29 April 2008

No Swine Flu in SOS Children's Villages-Mexico But Precautions Taken

Children at the SOS Children's Village Tehuacan in Mexico
Children at the SOS Children's Village Tehuácan in Mexico

04/29/09 - SOS Children's Villages operates eight villages across Mexico. So far, no local SOS children or staff have contracted the swine flu virus, also known as A/H1N1. Nonetheless, SOS-Mexico is taking firm measures to protect its SOS mothers, children, and the families it serves.

Mexico seems to be the virus's epicenter. To date, swine flu has killed more than 150 people in that country and sickened some 2,400. Many infected people outside of Mexico appear to have contracted it while visiting there. The illness is curable if treated quickly with antiviral medicine.

Safeguarding SOS Children from Harm

The measures that SOS staff in Mexico are carrying out ensure that:

  • SOS children, SOS mothers and aunts (mothers' assistants), and coworkers wear surgical masks in common areas or outside the family home.
  • Outsiders restrict their visits to the villages and wear surgical masks.
  • Children stay within the village and mothers avoid markets and public places if possible.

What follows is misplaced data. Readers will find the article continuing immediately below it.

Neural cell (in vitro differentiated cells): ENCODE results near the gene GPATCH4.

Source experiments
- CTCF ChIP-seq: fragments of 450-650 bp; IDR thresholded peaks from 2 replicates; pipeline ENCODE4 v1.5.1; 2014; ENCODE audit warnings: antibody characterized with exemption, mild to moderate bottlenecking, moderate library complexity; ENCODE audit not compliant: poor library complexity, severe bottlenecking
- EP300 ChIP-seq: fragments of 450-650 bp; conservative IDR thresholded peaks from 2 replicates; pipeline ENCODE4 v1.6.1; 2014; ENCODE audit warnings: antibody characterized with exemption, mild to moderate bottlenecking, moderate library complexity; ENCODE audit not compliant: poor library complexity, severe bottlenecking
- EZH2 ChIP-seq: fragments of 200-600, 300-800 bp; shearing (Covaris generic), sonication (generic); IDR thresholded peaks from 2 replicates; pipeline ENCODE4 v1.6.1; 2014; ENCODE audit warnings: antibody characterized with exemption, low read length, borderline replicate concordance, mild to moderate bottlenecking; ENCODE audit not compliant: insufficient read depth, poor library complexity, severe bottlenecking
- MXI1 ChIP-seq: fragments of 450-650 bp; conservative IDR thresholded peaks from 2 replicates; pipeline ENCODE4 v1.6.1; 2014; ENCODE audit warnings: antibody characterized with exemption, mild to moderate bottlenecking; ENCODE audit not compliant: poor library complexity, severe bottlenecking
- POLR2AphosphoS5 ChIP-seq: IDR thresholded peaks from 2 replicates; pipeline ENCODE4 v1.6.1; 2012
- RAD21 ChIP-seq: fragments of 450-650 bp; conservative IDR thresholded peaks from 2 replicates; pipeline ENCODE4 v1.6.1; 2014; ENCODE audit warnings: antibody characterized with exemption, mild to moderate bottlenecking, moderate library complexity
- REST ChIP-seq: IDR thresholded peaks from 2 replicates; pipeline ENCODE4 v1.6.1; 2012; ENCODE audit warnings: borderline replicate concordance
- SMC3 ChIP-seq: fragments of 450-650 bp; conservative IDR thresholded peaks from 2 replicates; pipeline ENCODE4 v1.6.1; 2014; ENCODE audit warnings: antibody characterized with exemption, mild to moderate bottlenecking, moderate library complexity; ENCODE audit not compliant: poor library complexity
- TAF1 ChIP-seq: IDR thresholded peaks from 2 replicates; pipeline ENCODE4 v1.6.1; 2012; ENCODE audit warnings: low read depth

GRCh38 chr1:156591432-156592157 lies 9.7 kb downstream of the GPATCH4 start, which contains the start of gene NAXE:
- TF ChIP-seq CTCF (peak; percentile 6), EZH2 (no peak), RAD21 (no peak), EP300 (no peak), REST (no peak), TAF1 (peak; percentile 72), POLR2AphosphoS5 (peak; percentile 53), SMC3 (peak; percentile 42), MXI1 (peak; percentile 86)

• Mothers and aunts check children and report any symptoms immediately
  • Mothers teach children and youth how to avoid the virus.

In the Children's Villages in Comitán, Mexican health authorities vaccinated SOS workers, families, and children against influenza. In Tehuácan, SOS staff cancelled all activities in community centers. Food donations are being cut back. To avoid waste, staff distributed this week's food rations ahead of time to needy local families.

SOS Children's Villages Needs More Surgical Masks

SOS's precautionary measures echo those being taken across Mexico. To curb the proliferation of swine flu, the Mexican government plans to close schools, acquire 400,000additional doses of antiviral drugs, and distribute surgical masks on public transport.

Because of high demand, supply of surgical masks is running out in Mexico. The directors of the SOS Children's Villages in Mexico have requested more surgical masks from the Mexican authorities. At the same time, SOS-Mexico is seeking support from international organizations to send surgical masks for distribution among children and staff in SOS Children's Villages.

During these uncertain times, if you would like to help a child in Ecuador secure a warm home, a full stomach, and a bright future, consider sponsoring an SOS child.